Steve McQueen in Steve McQueen: The Man & Le Mans (Warner Brothers)

Steve McQueen in Steve McQueen: The Man & Le Mans (Warner Brothers)

In 1970, Steve McQueen was on top of the world as a box-office star, coming off of films like The Thomas Crown Affair and Bullitt. He was called the “King of Cool” (one of several nicknames you can see on his IMDb profile). So he decided to go for his longtime passion, auto racing, in particular in France at Le Mans. It’s a race that’s not really like the Indy 500: Le Mans is a 24-hour event, going on and on with drivers needing to keep up the pace for that entire time. McQueen wanted to capture that experience on film, and with his production company, Solar Productions, he made a deal and got a budget of $6 million to make his dream project. The production didn’t go well, to say the least, and it changed his life and career in a number of ways.

At first, Steve McQueen: The Man & Le Mans sounded like one of my favorite types of documentaries, movies about troubled productions or those that don’t even get finished (Hearts of Darkness: A Filmmakers Apocalypse, Lost in La Mancha, and, more recently, Jodorowsky’s Dune). These stories are immensely engaging, for a film buff and for someone interested in the creative process of making a movie. This documentary is instead really about McQueen, the star-actor as auteur and the world of racing and what attracted him to it.

The main goal for McQueen was simple: to film the experience of racing cars in a way the audience hadn’t seen before. In one of his audio interviews, which were uncovered by the filmmakers and restored to the best possible sound quality, he says he wanted to “break the film barrier” with Le Mans and to make the experience completely breathtaking, by putting multiple camera mounts on the cars, many of them driving at 200 MPH or more.

This wasn’t even the first race car movie. There’s an amusing anecdote about John Frankenheimer’s Grand Prix, starring James Garner, which beat Le Mans to theaters by five years, and how McQueen, feeling like his dream project got trampled on, did some nasty bit of business on neighbor Garner’s plants (urinating on them). But McQueen’s goal was to create the racing film, to make the audience feel the velocity and the “umbilical cord” attachment drivers have to their cars.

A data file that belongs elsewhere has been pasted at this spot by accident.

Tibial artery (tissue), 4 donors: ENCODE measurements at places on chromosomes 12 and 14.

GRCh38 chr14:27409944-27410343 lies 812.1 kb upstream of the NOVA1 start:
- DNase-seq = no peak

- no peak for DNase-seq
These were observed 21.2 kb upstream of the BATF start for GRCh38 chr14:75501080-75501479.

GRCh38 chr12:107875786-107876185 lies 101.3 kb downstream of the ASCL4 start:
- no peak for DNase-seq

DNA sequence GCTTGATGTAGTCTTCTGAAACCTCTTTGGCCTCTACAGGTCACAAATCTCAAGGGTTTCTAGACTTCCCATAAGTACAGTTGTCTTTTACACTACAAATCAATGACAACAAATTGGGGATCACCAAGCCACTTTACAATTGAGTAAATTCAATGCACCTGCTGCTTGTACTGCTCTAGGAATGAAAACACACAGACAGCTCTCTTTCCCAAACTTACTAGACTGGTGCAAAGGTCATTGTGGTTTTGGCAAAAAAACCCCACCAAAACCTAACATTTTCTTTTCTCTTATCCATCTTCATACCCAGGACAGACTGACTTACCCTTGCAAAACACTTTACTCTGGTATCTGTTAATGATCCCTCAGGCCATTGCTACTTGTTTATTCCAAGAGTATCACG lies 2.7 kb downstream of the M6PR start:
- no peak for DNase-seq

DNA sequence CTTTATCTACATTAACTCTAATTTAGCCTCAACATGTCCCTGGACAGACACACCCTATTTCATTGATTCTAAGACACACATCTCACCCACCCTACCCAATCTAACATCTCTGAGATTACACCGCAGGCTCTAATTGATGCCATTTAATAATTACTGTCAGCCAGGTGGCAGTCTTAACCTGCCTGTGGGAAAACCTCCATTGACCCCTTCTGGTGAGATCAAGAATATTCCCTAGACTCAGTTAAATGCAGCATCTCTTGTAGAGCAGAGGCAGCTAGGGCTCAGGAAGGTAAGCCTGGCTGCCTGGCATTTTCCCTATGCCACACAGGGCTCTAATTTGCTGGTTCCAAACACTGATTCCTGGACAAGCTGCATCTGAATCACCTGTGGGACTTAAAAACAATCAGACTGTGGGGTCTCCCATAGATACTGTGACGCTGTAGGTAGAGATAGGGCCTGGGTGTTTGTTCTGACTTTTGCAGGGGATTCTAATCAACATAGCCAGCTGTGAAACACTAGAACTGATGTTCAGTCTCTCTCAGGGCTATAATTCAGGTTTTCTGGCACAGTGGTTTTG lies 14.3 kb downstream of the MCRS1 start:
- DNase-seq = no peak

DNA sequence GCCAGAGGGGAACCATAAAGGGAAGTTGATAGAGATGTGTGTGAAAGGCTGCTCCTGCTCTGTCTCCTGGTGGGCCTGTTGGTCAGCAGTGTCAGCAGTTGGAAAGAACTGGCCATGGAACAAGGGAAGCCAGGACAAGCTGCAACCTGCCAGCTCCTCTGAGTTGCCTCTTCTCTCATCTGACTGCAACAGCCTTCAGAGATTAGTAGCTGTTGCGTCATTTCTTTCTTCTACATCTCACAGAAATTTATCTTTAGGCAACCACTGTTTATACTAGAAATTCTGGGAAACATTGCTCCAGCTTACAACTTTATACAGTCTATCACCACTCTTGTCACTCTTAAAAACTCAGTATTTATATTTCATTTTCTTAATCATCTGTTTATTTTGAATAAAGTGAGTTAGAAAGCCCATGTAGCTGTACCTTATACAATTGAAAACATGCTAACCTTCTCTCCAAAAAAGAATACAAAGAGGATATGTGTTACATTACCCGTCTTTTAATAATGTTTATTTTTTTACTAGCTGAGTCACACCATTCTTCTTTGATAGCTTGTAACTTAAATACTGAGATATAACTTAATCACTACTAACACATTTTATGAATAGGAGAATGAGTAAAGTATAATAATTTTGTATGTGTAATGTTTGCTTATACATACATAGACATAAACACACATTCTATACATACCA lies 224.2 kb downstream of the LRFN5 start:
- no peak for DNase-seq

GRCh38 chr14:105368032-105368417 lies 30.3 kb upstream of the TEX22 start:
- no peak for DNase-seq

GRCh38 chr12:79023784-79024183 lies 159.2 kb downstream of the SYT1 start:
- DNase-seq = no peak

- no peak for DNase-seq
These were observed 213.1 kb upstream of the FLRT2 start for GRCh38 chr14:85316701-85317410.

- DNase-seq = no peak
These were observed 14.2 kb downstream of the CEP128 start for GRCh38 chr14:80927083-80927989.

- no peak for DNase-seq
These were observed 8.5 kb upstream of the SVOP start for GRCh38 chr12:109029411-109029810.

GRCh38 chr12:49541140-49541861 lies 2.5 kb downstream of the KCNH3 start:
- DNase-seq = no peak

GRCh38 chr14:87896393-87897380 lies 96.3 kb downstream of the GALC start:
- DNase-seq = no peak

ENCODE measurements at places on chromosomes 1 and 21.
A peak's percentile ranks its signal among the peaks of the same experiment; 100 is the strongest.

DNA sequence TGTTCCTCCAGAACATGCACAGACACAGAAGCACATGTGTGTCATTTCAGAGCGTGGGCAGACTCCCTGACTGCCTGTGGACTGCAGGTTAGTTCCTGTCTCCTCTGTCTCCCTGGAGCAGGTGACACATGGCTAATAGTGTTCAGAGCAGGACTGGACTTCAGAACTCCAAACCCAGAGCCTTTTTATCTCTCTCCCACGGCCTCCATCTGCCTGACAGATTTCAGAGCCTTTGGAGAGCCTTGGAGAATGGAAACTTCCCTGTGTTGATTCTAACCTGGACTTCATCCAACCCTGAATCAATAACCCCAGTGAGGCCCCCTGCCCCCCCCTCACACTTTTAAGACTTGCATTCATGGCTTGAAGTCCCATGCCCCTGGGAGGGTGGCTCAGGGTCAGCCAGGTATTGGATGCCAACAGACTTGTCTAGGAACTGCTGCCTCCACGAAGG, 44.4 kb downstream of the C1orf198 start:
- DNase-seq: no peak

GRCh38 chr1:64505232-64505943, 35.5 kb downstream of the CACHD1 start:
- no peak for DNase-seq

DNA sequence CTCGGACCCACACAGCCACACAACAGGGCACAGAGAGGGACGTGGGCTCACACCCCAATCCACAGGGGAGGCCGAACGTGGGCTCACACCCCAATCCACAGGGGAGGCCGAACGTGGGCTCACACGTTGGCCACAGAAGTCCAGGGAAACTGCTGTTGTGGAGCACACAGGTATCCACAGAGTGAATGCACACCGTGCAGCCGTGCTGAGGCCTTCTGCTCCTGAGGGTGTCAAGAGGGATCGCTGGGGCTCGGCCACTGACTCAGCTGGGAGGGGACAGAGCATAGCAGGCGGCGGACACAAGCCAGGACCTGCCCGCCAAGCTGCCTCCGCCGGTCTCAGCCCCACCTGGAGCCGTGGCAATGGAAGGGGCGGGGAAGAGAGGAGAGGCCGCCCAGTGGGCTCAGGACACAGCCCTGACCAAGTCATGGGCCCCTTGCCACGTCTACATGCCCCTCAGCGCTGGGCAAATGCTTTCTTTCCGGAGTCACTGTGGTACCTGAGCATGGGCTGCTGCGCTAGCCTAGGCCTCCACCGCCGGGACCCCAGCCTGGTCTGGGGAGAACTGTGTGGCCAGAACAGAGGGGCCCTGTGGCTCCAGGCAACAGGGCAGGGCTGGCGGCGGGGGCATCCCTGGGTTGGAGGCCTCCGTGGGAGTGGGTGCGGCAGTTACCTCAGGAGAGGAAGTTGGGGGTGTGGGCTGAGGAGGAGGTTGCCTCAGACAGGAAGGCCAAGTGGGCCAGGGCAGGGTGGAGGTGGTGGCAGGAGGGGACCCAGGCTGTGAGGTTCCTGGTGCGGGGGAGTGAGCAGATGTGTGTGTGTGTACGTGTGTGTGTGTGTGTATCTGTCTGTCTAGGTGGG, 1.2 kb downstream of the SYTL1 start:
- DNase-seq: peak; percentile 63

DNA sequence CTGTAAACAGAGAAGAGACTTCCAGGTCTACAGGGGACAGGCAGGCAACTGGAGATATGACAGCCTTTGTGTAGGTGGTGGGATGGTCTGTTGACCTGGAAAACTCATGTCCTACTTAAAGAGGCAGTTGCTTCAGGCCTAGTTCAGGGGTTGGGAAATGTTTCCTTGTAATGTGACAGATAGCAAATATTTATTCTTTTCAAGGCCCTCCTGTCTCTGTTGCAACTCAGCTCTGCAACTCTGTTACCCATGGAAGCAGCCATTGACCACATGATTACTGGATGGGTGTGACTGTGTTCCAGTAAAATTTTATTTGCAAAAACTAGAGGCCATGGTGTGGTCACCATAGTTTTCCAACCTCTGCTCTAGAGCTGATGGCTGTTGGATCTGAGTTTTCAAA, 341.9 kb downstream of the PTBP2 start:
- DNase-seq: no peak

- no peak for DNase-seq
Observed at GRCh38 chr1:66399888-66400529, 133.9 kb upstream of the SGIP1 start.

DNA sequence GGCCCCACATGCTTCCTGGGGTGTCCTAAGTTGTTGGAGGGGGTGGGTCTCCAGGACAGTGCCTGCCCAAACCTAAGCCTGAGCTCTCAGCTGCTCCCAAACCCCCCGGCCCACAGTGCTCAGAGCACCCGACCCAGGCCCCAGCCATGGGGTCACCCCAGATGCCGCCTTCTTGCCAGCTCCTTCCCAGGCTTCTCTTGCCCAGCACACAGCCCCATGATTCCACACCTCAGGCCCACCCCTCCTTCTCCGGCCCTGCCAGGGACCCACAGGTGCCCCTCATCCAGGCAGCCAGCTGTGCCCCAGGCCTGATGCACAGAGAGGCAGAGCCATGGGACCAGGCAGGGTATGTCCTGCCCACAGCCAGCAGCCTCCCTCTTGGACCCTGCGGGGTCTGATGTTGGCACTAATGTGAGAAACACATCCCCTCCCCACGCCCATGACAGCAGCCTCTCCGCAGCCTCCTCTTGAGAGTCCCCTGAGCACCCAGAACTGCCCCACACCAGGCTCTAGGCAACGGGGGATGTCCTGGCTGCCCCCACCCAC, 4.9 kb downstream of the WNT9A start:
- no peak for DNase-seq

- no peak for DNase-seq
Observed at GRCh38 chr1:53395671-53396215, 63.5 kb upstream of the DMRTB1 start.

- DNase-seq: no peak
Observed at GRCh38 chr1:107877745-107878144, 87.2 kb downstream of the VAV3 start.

The strength of the documentary is the troubled side of the production, specifically the problems surrounding the script. McQueen, as star and executive, didn’t feel a completed script was necessary at the start. This fact seems to lurk over Steve McQueen until it gets addressed an hour or so in, and without a story, the production would be in serious trouble.

We see McQueen’s personal side, of course. He was a philanderer (it almost was a badge of honor for the dozen girls he’d bed a week to say they slept with him), and he got into a car accident with his assistant and his lead actress, Louis Edlind, that got swept under the rug just before the start of filming. There are clips of Roman Polanski, Sharon Tate, and Charles Manson—McQueen could have possibly been one of Manson’s victim, according to ex-wife Neile Adams McQueen. Some of this material could have easily been excised; it’s really just tangentially related to McQueen mindset at the time, and it takes away from the focus of the Le Mans production.

Le Mans was released in 1971 to mixed reviews. From the look of things, I almost thought at first the film was not ever finished, that it got abandoned midway through (a script did finally get knocked out, though the film was over budget and behind schedule). What’s most striking here is that the filmmakers capture McQueen’s falling out with racing. If he walked away for any reason from the sport it was probably from seeing driver David Piper’s accident during the filming of Le Mans; Piper lost a leg. Who cares about a story—albeit if there was a full script the accident might’ve been avoided—when someone’s life is on the line?

What one comes away with is that Steve McQueen could have been the best achievement for this star if it was more about the making of Le Mans, and I wish it wasn’t quite so repetitive about what racing meant to McQueen. Nevertheless, this is a unique take on the making-of-a-movie-gone-wrong story. It’s fascinating to see a Hollywood film go went awry in fundamental ways and how those in McQueen’s life, like the drivers and his son, Chad (who is an executive producer on this film), viewed him and his thirst for the ultimate race car movie.

Produced and Directed by Gabriel Clarke and John McKenna
Released by FilmRise
USA. 92 min. Not rated